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Sandy: The Science Behind the Storm

Sandy: The Science Behind the Storm

New York Sea Grant provided important, timely, information about Sandy, before, during and after the storm


By Paul C. Focazio and Barbara A. Branca, New York Sea Grant

For seven days in the Fall 2012, Sandy pounded the Caribbean and U.S. East Coast with punishing rain, wind, and waves, at some points being named a hurricane and at others a superstorm or post-tropical cyclone. Along its entire East Coast path, Sandy's force accounted for over $62 billion in economic losses and caused 140 deaths.

Partially-treated sewage was apparent for weeks in the western Long Island South Shore Estuary ecosystem following the failure of a treatment plant in East Rockaway. Credit: Doug Kuntz, Newsday

New York Sea Grant (NYSG) provided real-time information on the track, intensity and aftermath of Superstorm Sandy via social media when other outlets, including the Web servers hosting the data of Stony Brook University (SBU)'s Storm Surge Research Group, lost power.

New York Sea Grant's award-winning year-long "science behind the storm" story series and related YouTube clips reached over 14,300 visitors on Facebook alone.

In the weeks leading up to the one year anniversary of Sandy's late October 2012 landfall, NOAA and Sea Grant programs reflected on their response.

Chester Zarnoch sampling on Cuba Island. Credit: New York Sea Grant

NYSG-funded researchers – including SBU storm surge expert Dr. Malcolm Bowmanhave been called upon from before Sandy’s landfall to numerous times during the year since the storm to provide information and analysis An archive of these stories can be found at and

Within a few short months after Superstorm Sandy’s storm surge and high winds inflicted extensive damage along New York’s coastlines, NYSG funded several new rapid response research projects.

In early November 2013, NYSG’s Communications Manager Barbara A. Branca (pictured right, second to left in inset photo) visited with a few of the program's funded researchers, led by City University of New York/Baruch College investigator Dr. Chester Zarnoch. The team was seeing if Long Island’s south shore estuary could handle the additional sewage from a Sandy-compromised treatment plant by increasing the ecosystem’s capacity to serve as a “nutrient sink.” -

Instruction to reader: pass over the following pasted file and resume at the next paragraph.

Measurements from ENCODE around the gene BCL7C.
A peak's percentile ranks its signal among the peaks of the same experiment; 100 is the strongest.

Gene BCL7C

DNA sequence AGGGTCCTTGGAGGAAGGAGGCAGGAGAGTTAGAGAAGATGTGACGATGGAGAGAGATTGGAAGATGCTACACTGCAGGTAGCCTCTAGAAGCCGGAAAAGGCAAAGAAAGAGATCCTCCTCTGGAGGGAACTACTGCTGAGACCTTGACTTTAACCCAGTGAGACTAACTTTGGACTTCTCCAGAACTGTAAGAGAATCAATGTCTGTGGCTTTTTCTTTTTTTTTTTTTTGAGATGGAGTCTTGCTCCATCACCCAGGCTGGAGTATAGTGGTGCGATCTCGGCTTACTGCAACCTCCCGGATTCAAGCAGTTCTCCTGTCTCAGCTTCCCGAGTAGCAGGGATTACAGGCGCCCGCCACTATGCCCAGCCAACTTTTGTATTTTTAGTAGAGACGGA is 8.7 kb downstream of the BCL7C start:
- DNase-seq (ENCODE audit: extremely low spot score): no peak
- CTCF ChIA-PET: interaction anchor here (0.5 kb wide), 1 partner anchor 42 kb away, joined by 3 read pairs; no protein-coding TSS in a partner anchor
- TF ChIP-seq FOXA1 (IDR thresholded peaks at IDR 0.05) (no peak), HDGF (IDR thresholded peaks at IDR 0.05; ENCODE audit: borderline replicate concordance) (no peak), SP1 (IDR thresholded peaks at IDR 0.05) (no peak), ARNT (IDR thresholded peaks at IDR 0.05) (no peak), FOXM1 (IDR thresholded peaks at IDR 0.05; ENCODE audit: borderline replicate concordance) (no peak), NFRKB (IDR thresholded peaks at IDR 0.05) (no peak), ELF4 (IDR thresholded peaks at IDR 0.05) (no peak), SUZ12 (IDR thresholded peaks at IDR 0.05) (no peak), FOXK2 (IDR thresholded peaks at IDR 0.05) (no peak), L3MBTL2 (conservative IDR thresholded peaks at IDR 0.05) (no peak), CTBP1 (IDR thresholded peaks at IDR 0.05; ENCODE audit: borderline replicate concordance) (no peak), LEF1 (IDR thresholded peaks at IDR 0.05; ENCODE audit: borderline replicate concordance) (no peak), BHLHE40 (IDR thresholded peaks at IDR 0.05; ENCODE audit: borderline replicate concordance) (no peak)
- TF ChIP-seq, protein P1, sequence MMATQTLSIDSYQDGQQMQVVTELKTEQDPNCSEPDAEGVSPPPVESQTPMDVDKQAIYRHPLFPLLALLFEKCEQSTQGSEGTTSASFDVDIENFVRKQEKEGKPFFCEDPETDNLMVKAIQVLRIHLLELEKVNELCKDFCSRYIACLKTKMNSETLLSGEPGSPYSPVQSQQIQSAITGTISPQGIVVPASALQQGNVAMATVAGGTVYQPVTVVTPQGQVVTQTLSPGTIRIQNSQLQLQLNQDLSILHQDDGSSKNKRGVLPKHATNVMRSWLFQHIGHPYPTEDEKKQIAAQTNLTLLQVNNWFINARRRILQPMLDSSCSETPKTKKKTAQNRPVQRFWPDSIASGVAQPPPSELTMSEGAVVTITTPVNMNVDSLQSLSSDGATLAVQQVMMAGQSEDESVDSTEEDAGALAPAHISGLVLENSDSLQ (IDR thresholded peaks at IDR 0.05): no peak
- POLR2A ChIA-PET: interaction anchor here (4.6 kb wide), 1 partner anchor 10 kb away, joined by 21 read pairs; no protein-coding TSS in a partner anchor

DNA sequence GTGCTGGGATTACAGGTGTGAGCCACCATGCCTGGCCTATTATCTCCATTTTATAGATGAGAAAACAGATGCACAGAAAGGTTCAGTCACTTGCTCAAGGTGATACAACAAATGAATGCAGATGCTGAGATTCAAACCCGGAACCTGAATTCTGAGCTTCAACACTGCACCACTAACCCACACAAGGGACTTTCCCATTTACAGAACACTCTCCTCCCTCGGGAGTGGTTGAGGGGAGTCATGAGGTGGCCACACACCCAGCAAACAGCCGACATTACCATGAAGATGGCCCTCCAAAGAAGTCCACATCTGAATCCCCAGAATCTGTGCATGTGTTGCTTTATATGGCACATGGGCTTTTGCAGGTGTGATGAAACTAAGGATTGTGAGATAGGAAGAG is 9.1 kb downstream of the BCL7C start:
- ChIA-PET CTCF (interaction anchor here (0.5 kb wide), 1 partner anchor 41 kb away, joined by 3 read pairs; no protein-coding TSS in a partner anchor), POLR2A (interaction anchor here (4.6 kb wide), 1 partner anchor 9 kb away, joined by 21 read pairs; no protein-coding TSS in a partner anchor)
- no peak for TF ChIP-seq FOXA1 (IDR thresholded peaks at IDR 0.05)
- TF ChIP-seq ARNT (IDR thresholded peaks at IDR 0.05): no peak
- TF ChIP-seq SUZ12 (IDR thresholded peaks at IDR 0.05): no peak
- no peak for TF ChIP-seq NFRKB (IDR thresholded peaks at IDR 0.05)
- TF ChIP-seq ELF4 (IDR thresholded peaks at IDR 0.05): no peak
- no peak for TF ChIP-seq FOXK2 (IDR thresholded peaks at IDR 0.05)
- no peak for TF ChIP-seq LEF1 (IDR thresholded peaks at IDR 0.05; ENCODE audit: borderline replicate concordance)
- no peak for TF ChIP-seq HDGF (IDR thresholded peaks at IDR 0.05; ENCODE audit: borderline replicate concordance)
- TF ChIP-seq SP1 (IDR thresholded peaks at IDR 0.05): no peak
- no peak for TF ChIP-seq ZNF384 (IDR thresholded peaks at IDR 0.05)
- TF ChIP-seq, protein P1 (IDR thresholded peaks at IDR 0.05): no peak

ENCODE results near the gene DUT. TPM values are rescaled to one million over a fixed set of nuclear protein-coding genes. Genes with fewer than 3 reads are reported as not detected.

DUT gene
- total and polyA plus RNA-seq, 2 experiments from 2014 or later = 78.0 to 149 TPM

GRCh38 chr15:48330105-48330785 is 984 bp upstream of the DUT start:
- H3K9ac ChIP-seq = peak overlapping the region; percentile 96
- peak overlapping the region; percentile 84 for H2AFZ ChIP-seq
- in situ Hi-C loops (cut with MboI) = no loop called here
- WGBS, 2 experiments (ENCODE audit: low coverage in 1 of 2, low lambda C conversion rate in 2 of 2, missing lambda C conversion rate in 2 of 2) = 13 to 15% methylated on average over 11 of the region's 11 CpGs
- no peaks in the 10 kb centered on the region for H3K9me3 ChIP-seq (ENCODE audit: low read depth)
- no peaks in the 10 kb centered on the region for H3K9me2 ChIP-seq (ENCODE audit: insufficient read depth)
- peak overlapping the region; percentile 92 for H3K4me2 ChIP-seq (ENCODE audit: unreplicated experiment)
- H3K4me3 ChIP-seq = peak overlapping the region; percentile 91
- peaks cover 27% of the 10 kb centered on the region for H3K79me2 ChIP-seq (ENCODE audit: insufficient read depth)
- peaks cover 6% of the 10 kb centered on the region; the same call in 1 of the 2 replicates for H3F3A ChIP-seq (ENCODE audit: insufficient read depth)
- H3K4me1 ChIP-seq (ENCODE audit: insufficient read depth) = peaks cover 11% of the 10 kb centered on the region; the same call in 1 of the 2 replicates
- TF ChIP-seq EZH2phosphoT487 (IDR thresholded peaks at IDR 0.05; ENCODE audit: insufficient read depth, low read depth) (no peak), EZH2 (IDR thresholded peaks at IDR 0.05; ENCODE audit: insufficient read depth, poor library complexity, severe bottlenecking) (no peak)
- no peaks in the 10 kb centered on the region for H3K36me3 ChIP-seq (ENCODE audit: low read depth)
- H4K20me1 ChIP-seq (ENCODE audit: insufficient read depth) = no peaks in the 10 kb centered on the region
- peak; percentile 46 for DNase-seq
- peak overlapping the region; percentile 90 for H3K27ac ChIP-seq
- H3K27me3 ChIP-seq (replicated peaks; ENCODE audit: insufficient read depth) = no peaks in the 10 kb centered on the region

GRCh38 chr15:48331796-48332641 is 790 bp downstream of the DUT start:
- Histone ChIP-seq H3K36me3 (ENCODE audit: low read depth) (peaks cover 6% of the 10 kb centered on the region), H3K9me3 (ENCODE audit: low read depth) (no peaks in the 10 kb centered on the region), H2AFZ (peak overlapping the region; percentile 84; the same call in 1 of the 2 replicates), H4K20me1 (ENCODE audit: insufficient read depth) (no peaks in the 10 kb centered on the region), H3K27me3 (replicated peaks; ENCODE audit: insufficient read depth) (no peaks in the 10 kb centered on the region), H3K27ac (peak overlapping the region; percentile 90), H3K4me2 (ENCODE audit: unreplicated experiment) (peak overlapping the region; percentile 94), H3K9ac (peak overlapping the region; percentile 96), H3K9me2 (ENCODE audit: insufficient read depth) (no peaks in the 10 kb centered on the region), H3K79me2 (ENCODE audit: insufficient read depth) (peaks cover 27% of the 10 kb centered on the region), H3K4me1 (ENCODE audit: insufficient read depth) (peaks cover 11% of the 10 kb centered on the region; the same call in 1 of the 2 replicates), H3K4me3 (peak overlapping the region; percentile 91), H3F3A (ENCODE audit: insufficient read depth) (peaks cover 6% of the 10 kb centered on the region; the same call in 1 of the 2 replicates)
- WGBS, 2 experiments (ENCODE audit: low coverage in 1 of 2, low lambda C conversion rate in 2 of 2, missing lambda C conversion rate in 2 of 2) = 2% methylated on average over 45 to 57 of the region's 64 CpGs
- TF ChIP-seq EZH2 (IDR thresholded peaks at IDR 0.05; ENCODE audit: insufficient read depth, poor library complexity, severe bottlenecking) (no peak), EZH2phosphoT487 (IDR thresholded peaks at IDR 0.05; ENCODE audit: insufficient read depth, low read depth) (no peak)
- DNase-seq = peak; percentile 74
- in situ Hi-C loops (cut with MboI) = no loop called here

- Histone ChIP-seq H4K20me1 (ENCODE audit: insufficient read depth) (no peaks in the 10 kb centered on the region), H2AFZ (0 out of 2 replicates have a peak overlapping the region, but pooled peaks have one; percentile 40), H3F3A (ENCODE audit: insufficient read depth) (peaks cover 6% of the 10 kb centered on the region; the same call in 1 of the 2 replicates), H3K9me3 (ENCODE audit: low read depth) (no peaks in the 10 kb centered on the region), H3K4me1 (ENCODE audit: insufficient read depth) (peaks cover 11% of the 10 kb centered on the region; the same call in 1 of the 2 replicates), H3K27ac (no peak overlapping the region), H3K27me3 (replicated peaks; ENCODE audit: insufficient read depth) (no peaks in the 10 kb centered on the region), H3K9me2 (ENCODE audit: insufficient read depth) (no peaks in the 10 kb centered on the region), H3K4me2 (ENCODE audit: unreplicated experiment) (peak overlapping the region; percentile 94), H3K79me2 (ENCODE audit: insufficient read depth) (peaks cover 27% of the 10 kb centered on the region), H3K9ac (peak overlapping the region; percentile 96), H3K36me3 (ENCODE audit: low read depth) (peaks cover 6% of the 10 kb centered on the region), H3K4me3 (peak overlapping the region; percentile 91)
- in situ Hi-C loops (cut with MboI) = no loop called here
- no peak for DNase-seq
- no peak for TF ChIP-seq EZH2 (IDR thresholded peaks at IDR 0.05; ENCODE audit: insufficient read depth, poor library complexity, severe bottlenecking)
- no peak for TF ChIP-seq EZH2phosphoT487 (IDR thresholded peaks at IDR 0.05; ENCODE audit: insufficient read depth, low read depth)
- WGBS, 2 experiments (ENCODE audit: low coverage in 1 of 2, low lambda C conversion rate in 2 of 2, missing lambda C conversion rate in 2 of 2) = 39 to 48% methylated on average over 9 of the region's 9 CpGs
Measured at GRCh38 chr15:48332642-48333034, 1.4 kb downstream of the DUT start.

Aerial photo of the breach at Old Inlet, a result of Superstorm Sandy. Credit: C. Flagg on January 6, 2013.

Sandy’s wrath caused three breaches across eastern Fire Island, but the one with greatest potential impact was at Old Inlet, a narrow part of the island with a long history of breaches that fronts a portion of the mainland containing 13,000 homes collectively valued at $10 billion.

Charlie Flagg, lead scientist of New York Sea Grant's funded SBU SoMAS research team, explains why monitoring the breach is important, as its evolution will affect the tidal dynamics and the ecosystem of the Long Island's eastern Great South Bay - here

One of the materials well-referenced during this NYSG-funded study was Impacts of Barrier Island Breaches on Selected Biological Resources of Great South Bay, New York, a highly-regarded 2001 report written by the program’s coastal processes specialist Jay Tanski on the biological impacts of breaches, demonstrating both benefits and losses.

Digging out after Superstorm Sandy's damage in Long Beach, New York. Credit: Andrew Burton, Getty Images

Tanski and NYSG’s Fisheries Specialist Antoniette Clemetson were also instrumental in assisting those in, respectively, the marina and recreational fisheries industries hit hardest by Sandy - more here.


Finally, earlier this month, NOAA, NSGO and Sea Grant programs in New Jersey, New York and Connecticut awarded funds totaling $1.4 million to support 10 projects to improve hazard warnings for Tri-State residents as part of its "Coastal Storm Awareness Program” For more, see or

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